People who are deaf or hard of hearing are constantly met with the challenge of communicating, since most non-deaf people don't understand sign language. But modern technology is once again offering new solutions for old issues, and this time it comes in the shape of Uni, which uses motion gesture recognition to translate sign language to audio, and spoken word to text, in real time.
Imagine if your smartphone was ringing away in your bag or pocket, and you were able to silence it simply by waving your hand in the air – without even taking the phone out. Well, that could soon be a reality, thanks to technology being developed at the University of Washington. Known as SideSwipe, the experimental system allows a phone to recognize gestures via the manner in which the user's hand reflects back the phone's own wireless transmissions.
Quality control is a vital part of modern manufacturing. Not only does it decrease the chances of a dissatisfied customer, but it reduces waste and, therefore, cost. However, inspecting products on the assembly line can itself be expensive, time consuming, and not as accurate as it should be. To speed things up a bit, BMW has developed a new system for inspecting bumpers that uses gestures to allow inspectors to literally point out defects.
Many of us now use our mobile devices for things like online banking, in crowded public places ... the sort of places where it would be easy for sometime to sneak a peek as we enter our passcodes. Researchers from New Jersey's Rutgers University, however, are working on a possible alternative to those typed codes. They've discovered that passwords consisting of hand gestures used to draw free-form lines on a smartphone or tablet screen are much more difficult for "shoulder surfers" to copy after seeing.
Gesture recognition devices
may indeed offer more functionality than is possible using just a keyboard and mouse, but in order to use them, users have to lift their hands up and away
from that keyboard. A team at Microsoft Research decided to address that problem, and created a prototype mechanical keyboard that recognizes hand gestures performed on or immediately above the keys.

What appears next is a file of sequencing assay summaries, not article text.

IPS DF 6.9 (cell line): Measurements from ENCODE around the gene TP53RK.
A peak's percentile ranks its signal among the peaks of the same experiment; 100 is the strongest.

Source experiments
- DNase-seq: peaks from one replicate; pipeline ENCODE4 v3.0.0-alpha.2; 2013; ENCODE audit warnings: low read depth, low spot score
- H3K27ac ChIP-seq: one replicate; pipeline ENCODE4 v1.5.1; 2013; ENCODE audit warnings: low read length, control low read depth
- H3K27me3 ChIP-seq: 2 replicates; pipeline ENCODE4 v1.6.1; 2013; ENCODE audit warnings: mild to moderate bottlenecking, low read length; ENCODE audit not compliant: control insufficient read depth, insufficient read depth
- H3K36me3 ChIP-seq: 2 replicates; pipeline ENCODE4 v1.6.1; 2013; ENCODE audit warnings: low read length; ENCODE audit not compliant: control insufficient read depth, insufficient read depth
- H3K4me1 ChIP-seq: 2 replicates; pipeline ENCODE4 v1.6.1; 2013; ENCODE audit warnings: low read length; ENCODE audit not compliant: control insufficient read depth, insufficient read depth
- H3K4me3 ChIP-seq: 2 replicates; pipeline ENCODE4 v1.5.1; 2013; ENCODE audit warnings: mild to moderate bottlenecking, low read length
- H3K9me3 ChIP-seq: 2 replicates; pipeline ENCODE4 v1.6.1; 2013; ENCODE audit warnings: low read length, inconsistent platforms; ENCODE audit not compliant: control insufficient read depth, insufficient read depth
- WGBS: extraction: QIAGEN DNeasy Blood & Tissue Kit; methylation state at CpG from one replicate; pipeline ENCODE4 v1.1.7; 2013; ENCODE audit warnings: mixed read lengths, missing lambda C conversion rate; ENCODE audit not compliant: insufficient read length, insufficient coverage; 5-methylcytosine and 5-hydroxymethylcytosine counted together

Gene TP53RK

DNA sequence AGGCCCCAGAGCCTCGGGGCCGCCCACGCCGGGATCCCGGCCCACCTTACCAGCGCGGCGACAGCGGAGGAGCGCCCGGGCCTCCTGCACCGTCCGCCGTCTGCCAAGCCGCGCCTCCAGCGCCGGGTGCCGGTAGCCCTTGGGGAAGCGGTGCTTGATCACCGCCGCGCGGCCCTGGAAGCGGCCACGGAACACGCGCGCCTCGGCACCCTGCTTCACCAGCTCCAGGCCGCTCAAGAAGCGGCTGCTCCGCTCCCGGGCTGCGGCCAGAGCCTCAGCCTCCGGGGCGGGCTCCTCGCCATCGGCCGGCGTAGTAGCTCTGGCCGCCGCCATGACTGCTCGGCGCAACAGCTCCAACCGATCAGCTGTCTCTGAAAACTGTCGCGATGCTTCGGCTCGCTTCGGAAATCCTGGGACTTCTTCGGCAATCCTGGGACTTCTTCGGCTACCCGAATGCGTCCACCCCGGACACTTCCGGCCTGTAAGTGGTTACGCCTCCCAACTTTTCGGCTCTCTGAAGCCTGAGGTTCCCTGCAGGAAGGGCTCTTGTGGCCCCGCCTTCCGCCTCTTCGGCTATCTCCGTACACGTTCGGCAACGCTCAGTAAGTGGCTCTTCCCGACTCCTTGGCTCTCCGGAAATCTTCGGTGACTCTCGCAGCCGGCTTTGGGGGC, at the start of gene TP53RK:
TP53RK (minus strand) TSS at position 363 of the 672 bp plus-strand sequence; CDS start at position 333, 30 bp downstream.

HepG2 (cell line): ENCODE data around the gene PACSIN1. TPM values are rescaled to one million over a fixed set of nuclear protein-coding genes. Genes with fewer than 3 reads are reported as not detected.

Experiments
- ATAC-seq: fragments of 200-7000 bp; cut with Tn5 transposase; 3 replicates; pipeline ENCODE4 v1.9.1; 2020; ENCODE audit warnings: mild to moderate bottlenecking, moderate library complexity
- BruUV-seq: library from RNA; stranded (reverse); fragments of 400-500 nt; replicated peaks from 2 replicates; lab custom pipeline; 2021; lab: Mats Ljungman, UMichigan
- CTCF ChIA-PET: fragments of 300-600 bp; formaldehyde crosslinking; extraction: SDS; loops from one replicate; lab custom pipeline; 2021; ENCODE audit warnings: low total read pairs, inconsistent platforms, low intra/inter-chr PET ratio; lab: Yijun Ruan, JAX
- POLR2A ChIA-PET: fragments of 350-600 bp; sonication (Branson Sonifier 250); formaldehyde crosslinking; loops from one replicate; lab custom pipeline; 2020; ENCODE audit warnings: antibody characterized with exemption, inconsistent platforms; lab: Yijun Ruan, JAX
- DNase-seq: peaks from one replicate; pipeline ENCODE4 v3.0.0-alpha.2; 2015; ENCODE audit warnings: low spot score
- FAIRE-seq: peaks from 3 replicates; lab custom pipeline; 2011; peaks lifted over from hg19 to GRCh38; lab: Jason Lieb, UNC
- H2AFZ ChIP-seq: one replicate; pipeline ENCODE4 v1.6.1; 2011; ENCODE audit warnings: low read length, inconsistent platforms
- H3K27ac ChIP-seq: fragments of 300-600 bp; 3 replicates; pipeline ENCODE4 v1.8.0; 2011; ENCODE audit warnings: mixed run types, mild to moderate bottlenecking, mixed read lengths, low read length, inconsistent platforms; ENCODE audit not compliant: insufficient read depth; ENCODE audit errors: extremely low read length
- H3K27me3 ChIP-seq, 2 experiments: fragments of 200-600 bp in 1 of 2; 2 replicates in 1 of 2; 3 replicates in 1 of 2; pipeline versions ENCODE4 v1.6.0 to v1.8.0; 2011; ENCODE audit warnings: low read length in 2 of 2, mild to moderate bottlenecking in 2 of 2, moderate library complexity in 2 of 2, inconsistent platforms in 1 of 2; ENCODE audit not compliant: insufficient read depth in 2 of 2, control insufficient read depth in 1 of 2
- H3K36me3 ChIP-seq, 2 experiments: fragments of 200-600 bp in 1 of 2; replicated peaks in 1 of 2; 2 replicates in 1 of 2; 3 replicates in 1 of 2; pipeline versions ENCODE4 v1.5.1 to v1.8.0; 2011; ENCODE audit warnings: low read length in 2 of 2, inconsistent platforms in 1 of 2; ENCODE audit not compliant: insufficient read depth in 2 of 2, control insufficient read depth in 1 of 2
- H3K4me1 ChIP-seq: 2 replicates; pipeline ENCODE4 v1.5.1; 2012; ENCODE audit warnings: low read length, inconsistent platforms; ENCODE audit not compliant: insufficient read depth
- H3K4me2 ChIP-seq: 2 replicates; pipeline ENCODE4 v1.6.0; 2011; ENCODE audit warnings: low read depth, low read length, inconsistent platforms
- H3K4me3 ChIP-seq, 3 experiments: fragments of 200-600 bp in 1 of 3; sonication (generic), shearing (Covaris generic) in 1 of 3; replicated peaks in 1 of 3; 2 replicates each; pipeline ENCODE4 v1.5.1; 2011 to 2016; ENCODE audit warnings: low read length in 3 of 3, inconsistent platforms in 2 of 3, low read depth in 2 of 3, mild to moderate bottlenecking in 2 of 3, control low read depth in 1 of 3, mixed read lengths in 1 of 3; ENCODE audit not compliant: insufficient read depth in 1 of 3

We've already seen rings that unlock doors and mobile devices
, show the time
, act as a mouse
or display notifications
from a connected mobile device, but, like the Fin
, the Ring from California-based Logbar aims to take finger wagging to the next level. Featuring Bluetooth Low Energy (BLE) connectivity, the Ring is designed to allow control of mobile devices and home appliances, make electronic payments and even type text in mid air with a wave of a finger.
Current gesture recognition technology seen in devices such as Samsung's Galaxy S4
generally rely on the device's camera. This not only creates a drain on the device's battery, but means users need to retrieve the phone from their pocket or handbag to make use of the technology. The new AllSee system developed at the University of Washington (UW) overcomes both these problems by using wireless signals not only as a power source, but also to detect user gestures when the phone is tucked away out of sight.
Two Portuguese designers based in Sydney have come up with a practical idea for facilitating communication between people when sign language is involved. Catarina Araujo and Sofia Santos’ project, still at the development stage and looking for financial backers, taps Leap Motion
technology to create a wearable sign language translator to be worn as a necklace.
Creative is taking on the might of Microsoft's Kinect with the Senz3D Interactive Gesture Camera. Marketed as the "future of PC interaction," the Senz3D features advanced depth sensor technology, and dual array microphones for voice recognition. Gizmag was on the scene to take it for a brief whirl.
With systems like the Kinect
and Leap Motion
, controlling a gadget with just the wave of a hand is starting to become much more commonplace. The one drawback to those gesture-based devices however is that you never actually touch anything. No matter what you see on the screen, you're still very aware that you're just moving your hands through the air. The Pittsburg branch of Disney Research may be able to change that with Aireal, a low-cost haptic system which fires out small rings of air that allow people to feel virtual objects.